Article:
Heather Biedermann, a Mankato Heathen, said she enjoyed how each of the panelists admitted to what privilege they had and how they were lucky to have various kinds of support.  ” These privileges were seen as blessings that made it possible for them to be there speaking to the group. Those who didn’t have the same privilege talked about how they had to deal without having that benefit, and it really opened my eyes to not take anything for granted. After hearing the stories of each on the panel, I felt like I identified even more with each person, even though all of us come from different backgrounds.”

Ms. Odinsdottir had advice for those who sit at the pinnacle of privilege in the United States, “Don’t apologize for things you didn’t do, don’t say you’re sorry for what others have done.”  She told attendees that misplaced guilt is not helpful, but being aware we live in a white supremacist culture is. Some of the attendees leaned back or looked confused or unhappy at her statement.  She explained a white supremacist culture has nothing to do with being a skinhead, it is simply a culture where white culture is supreme and in a position of power.

Mr. Higginbotham joked about his position of privilege saying he’s a white male with a good income.  Like the other panelists he echoed times in his life where he has unthinkingly enjoyed the benefits of privilege and how difficult it is when that privilege is yanked away from him.  He spoke about how, due to his religion, he’s had a deep concern he could lose his job.

One of the most tweeted quotes from the panel came from Blanton, “We are all oppressed and we are all oppressors.”  This drew nods from many of the attendees and panelists as the words sunk in.  Later, Blanton spoke about this moment, “One moment that sticks out to me was the emotion that was evoked within me when speaking about my own privilege, a privilege that the kids I work with do not have. I think people automatically assume that those who talk about privilege are standing in a “victim” mentality role. I recognize that I am often the oppressed and the oppressor. I am humbled by a society that puts people in a position to be on both sides of the fence and awareness becomes the most important tool we can harness.”

Ms. Biedermann said she thought the panel would focus on problems that were prevalent in the community and ways we can work to fix them. “Instead,” she said, “the focus was on the privileges that each of us may have in our lives and how those things may make life easier for ourselves compared to another person.”  She went on to say the panel “really opened my eyes to how all of these things can stack up and make a person have more opportunities than another. The idea here wasn’t that you should feel bad or guilty about these privileges, but instead to understand where other people are coming from, and to be more sensitive to what is going on in the world around you.”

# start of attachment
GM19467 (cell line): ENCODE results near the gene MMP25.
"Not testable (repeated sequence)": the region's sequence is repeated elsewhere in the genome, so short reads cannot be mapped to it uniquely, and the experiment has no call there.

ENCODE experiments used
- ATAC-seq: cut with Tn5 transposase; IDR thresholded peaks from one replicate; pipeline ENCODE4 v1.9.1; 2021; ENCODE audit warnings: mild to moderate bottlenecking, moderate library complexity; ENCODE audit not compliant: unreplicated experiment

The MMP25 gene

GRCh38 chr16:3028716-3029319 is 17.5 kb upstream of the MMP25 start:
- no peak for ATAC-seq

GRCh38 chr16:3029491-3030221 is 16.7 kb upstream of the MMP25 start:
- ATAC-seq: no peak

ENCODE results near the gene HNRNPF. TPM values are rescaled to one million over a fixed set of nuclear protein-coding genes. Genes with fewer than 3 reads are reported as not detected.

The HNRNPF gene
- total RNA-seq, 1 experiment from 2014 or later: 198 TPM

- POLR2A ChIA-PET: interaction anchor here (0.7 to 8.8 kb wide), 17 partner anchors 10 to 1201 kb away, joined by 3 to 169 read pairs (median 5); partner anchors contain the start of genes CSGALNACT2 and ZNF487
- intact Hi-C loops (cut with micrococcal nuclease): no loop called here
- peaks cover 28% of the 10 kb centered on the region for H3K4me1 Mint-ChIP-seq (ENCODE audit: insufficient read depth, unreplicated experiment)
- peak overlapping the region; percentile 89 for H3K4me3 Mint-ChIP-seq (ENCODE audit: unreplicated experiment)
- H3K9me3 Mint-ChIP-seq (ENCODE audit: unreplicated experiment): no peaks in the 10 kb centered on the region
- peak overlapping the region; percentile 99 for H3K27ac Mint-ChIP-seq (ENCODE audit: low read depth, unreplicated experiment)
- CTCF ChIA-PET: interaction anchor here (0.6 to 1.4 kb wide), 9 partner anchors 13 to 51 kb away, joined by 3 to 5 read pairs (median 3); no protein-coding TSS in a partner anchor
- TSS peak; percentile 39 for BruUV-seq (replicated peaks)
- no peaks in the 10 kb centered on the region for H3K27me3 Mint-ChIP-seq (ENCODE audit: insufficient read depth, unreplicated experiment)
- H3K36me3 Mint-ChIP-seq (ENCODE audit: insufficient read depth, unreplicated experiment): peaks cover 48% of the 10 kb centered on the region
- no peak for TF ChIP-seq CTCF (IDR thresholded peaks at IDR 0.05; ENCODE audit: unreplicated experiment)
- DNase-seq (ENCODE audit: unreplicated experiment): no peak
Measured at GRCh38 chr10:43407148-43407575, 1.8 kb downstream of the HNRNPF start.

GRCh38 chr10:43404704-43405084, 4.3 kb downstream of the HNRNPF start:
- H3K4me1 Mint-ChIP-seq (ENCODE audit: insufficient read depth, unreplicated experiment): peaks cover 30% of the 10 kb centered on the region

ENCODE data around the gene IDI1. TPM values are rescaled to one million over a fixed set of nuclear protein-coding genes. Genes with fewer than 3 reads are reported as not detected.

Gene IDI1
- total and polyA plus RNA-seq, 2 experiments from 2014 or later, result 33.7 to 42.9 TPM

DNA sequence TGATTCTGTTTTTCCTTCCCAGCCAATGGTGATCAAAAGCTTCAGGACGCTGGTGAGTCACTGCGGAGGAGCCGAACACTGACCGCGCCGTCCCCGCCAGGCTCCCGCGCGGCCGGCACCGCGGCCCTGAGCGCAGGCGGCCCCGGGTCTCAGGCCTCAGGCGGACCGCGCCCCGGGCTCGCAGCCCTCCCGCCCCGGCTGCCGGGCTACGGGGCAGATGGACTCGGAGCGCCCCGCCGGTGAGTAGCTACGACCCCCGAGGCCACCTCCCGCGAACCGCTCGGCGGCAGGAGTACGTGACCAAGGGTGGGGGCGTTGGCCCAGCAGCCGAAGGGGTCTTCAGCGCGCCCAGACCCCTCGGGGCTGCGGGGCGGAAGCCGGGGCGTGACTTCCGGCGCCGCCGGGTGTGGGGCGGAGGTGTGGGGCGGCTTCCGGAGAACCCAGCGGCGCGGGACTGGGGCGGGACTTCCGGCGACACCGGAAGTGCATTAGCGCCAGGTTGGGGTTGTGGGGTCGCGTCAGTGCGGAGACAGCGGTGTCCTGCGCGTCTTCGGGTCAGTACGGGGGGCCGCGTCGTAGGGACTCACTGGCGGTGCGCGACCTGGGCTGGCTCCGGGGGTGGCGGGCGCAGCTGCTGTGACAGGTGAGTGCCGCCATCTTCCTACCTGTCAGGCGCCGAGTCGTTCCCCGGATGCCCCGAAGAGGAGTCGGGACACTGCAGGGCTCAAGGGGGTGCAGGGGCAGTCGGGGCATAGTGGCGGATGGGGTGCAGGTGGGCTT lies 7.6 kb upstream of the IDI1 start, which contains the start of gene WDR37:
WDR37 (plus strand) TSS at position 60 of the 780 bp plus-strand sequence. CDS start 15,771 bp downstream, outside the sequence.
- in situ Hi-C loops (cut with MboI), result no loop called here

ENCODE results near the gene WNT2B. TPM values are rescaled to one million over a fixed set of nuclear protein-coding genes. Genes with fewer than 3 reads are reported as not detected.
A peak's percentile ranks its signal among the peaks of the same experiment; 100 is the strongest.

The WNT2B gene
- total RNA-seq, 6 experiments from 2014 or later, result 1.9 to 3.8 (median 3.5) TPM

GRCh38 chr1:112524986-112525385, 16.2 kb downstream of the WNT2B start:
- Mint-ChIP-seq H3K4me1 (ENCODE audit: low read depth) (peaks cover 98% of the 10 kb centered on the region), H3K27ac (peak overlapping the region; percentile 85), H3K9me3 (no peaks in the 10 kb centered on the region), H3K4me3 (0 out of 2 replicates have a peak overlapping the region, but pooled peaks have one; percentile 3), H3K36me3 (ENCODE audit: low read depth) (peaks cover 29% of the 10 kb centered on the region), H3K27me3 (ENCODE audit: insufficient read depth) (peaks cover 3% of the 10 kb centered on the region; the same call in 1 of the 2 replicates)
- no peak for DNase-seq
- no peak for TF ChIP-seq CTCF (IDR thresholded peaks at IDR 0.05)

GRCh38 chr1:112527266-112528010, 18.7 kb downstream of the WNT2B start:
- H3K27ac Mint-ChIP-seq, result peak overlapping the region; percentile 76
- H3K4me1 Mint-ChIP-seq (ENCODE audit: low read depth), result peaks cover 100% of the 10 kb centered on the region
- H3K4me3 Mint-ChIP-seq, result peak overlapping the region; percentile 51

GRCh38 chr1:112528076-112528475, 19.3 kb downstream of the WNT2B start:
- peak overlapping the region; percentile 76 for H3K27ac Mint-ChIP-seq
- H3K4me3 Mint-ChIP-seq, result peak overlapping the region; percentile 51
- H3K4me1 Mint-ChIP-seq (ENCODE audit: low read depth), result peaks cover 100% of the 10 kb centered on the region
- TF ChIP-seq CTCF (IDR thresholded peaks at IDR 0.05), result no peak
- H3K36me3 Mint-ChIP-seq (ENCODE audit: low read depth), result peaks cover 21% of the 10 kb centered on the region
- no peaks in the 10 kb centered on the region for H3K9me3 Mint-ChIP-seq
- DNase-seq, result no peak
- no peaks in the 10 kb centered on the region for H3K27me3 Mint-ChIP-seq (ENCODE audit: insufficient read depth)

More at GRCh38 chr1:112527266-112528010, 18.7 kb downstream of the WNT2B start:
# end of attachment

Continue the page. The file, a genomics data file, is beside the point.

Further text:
The hour long discussion was paced by Coyle who asked the audience and panel to stop and take a deep, slow breath.  These breath breaks were designed to allow participants and attendees to maintain control over powerful emotions and to let meaning sink in.  Towards the end of the discussion, Coyle invited attendees to continue the discussion at the Pagans Of Color hospitality suite, as their allotted time was almost up.

Blanton says she plans to do more Pagans of Color programming next year at Pantheacon and said a second Shades of Faith book may be released by then.  That news is welcome to both Besnett and Beidermann.  “I would absolutely be interested in continuing this discussion in a larger venue,” said Ms. Besnett, “It’s not the kind of issue that can be resolved by a single event.”  Ms. Biedermann concurs, “As the panel talked, I knew that there was so much to say, and an hour or two wasn’t even enough time to touch the tip of the iceberg. Next year, I hope to see more sessions talking about privilege and diversity in Paganism. It’s so important that we explore these topics even more.”

Author interview: Manifest Divinity is spiritual, not religious

Earlier this week Immanion Press released Manifest Divinity, a book by area author Lisa Spiral Besnett.  PNC-Minnesota interviewed Ms. Besnett at Sacred Harvest Festival about this book, which is aimed at “open[ing] up the readers understanding of the wide variety of Divine presence while respecting their personal religious framework.”

  Book:  Manifest Divinity
Author:  Lisa Spiral Besnett
Publisher: Megalithica Books
Price:  $18.99
Pages:  116, paperback
ISBN: 978-1-905713-80-6
Genres:  Religion & Spirituality
Available at Amazon.com

PNC:  Thank you for taking time during the festival to chat with me about your new book.  When did you first get the idea for this book?

Lisa:  I have been working on this material for a really long time and in some ways since I was first introduced to the concept of Drawing down the moon.  But framing this in the context of writing a book?  That was something that took a lot of people telling me I needed to write it before I finally accepted that.

PNC:  So how long have you been developing this material?

Lisa:  I would say I have been actively developing this material for over 20 years.  I’ve been interested in this material for thirty.

PNC:  You wrote this book not for a Pagan specific audience, so when you originally developed this material, was that developed for a Pagan audience or not?

Continue reading

Guest Editorial: Pagans and Christians

by Lisa Spiral Besnett

As I look over the American Neo-Pagan population, at least those that attend large public events, I am struck by a number of interesting observations. Most Pagans acknowledge that any spiritual practice that works for an individual is valid. Many Pagans with Jewish families of origin identify as ‘Jewitches’. Pagans with Christian families of origin tend to consider themselves as ‘recovering’ from their Christian roots.  Pagan of course being defined by Christians as anything that isn’t Christian does not help this dilemma.